Eating and Drinking in Downtown Minneapolis
Downtown Minneapolis has many restaurants and bars. Several restaurants are located on the skyway system in Downtown Minneapolis, and they cater to the thousands of office workers there.
Nightlife in Downtown Minneapolis
Downtown Minneapolis doesn't go to sleep once the office workers have gone home. The Warehouse district on the western edge of Downtown West has several nightclubs and live music venues, such as First Avenue, the Aqua Nightclub and the Karma Nightclub.
Block E is an entertainment mall in Downtown Minneapolis with a Kerasotes movie theater and several nightclubs and restaurants.
Transportation in and Around Downtown Minneapolis
Walking: The easiest way to get around Downtown Minneapolis is usually by foot. Downtown Minneapolis is quite compact, and the skyway system connects many major buildings and attractions.
Driving: Parking ramps are plentiful, but they can be expensive, especially during busy periods.
Almost all street parking is metered. A rechargeable Parking Card is convenient if you park often at meters.
Living in Downtown Minneapolis
Homes in Downtown Minneapolis come in the form of apartments, studios, lofts and condos. There are new high-rise condo developments, and old warehouses and commercial spaces have been converted into modern apartments and lofts.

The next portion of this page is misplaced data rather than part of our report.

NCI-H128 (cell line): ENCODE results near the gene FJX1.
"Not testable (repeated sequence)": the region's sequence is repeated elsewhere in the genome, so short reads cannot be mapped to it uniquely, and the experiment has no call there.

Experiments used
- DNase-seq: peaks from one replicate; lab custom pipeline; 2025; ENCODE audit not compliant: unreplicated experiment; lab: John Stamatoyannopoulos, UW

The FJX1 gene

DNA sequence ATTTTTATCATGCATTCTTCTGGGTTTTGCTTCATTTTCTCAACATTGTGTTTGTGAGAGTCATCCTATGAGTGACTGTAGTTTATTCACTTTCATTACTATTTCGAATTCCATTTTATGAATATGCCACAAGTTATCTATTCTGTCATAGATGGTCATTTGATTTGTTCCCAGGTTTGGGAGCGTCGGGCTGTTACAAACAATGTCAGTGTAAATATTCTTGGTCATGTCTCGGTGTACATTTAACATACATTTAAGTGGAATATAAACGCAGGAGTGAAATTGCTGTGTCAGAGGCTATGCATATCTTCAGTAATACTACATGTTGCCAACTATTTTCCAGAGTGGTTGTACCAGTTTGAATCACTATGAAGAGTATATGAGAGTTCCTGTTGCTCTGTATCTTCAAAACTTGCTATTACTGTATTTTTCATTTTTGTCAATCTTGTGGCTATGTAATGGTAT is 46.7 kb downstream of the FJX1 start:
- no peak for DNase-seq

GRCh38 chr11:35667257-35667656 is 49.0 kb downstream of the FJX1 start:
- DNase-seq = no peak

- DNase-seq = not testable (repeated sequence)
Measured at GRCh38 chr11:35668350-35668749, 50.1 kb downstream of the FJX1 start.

Apartments in buildings on the skyway system are more expensive. Parking a car adds substantially to living costs.
About 40,000 people, mostly young urban professionals, live in Downtown Minneapolis.
Attractions near Downtown Minneapolis
These are all within a half-mile of the boundaries of Downtown Minneapolis.
- The Basilica of St. Mary: A century-old church, this is the co-cathedral of the Diocese of Minneapolis and St. Paul.
- The Walker Art Center, Loring Park and the Minneapolis Sculpture Garden: A world-renowned modern art gallery
- The Minneapolis Convention Center: It hosts sporting events and shows all year round.
- Nicollet Island, in the middle of the Mississippi River, is home to pretty houses, parks and horse-drawn carriage rides in the summer.
- Minneapolis Riverfront District covers the east and west banks of the Mississippi River. The East Bank includes St. Anthony Main and the Old St. Anthony Business District, with historic homes, happening restaurants and galleries.
- The Weisman Art Museum is an amazing modern building designed by Frank Gehry.
- The University of Minnesota's Northrop Auditorium stages plays, concerts and ballet performances.
- The Minneapolis Institute of Arts is a large museum with art from all around the world.
- The Children's Theatre Company puts on plays and has workshops for children and teenagers.
- The American Swedish Institute is a museum and gallery that celebrates and preserves the Swedish culture in Minnesota, which has the largest percentage (10 percent) of Swedish Americans in the US. If nothing else, go here for lunch at Fika, an award-winning café that embraces the Swedish fika, the traditional break that allows workers to socialize and de-stress over coffee and treats or light food.